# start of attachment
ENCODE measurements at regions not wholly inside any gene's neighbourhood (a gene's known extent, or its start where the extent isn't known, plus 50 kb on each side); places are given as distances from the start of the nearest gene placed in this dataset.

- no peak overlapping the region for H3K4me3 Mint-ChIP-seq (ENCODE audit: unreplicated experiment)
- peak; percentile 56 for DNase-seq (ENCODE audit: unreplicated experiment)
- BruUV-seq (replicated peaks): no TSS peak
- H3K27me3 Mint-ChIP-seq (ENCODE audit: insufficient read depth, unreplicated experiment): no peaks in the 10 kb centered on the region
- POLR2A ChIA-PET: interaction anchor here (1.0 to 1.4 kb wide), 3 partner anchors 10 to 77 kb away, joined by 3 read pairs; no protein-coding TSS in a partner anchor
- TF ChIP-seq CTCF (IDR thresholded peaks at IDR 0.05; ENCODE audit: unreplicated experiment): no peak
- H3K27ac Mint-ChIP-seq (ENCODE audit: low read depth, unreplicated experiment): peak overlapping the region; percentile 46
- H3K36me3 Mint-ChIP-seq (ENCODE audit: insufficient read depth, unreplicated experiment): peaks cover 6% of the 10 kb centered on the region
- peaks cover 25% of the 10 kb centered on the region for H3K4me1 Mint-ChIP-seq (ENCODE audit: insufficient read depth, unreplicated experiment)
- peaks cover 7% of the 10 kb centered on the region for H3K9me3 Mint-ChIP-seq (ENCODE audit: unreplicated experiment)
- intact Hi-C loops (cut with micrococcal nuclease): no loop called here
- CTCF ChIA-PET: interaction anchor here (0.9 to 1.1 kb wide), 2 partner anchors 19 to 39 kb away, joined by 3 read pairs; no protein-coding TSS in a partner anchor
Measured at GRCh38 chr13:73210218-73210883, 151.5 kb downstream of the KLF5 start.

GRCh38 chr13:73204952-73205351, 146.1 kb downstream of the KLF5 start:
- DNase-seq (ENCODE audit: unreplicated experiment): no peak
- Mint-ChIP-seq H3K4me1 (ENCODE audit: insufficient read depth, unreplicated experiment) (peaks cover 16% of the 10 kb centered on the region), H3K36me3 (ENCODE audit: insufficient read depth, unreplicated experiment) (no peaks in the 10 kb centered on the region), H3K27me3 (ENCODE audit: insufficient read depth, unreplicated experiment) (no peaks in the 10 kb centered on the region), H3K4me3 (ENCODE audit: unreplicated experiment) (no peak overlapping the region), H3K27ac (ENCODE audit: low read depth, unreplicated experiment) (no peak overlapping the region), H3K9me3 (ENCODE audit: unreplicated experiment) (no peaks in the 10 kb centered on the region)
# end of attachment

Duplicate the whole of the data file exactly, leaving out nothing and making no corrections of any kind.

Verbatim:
ENCODE measurements at regions not wholly inside any gene's neighbourhood (a gene's known extent, or its start where the extent isn't known, plus 50 kb on each side); places are given as distances from the start of the nearest gene placed in this dataset.

- no peak overlapping the region for H3K4me3 Mint-ChIP-seq (ENCODE audit: unreplicated experiment)
- peak; percentile 56 for DNase-seq (ENCODE audit: unreplicated experiment)
- BruUV-seq (replicated peaks): no TSS peak
- H3K27me3 Mint-ChIP-seq (ENCODE audit: insufficient read depth, unreplicated experiment): no peaks in the 10 kb centered on the region
- POLR2A ChIA-PET: interaction anchor here (1.0 to 1.4 kb wide), 3 partner anchors 10 to 77 kb away, joined by 3 read pairs; no protein-coding TSS in a partner anchor
- TF ChIP-seq CTCF (IDR thresholded peaks at IDR 0.05; ENCODE audit: unreplicated experiment): no peak
- H3K27ac Mint-ChIP-seq (ENCODE audit: low read depth, unreplicated experiment): peak overlapping the region; percentile 46
- H3K36me3 Mint-ChIP-seq (ENCODE audit: insufficient read depth, unreplicated experiment): peaks cover 6% of the 10 kb centered on the region
- peaks cover 25% of the 10 kb centered on the region for H3K4me1 Mint-ChIP-seq (ENCODE audit: insufficient read depth, unreplicated experiment)
- peaks cover 7% of the 10 kb centered on the region for H3K9me3 Mint-ChIP-seq (ENCODE audit: unreplicated experiment)
- intact Hi-C loops (cut with micrococcal nuclease): no loop called here
- CTCF ChIA-PET: interaction anchor here (0.9 to 1.1 kb wide), 2 partner anchors 19 to 39 kb away, joined by 3 read pairs; no protein-coding TSS in a partner anchor
Measured at GRCh38 chr13:73210218-73210883, 151.5 kb downstream of the KLF5 start.

GRCh38 chr13:73204952-73205351, 146.1 kb downstream of the KLF5 start:
- DNase-seq (ENCODE audit: unreplicated experiment): no peak
- Mint-ChIP-seq H3K4me1 (ENCODE audit: insufficient read depth, unreplicated experiment) (peaks cover 16% of the 10 kb centered on the region), H3K36me3 (ENCODE audit: insufficient read depth, unreplicated experiment) (no peaks in the 10 kb centered on the region), H3K27me3 (ENCODE audit: insufficient read depth, unreplicated experiment) (no peaks in the 10 kb centered on the region), H3K4me3 (ENCODE audit: unreplicated experiment) (no peak overlapping the region), H3K27ac (ENCODE audit: low read depth, unreplicated experiment) (no peak overlapping the region), H3K9me3 (ENCODE audit: unreplicated experiment) (no peaks in the 10 kb centered on the region)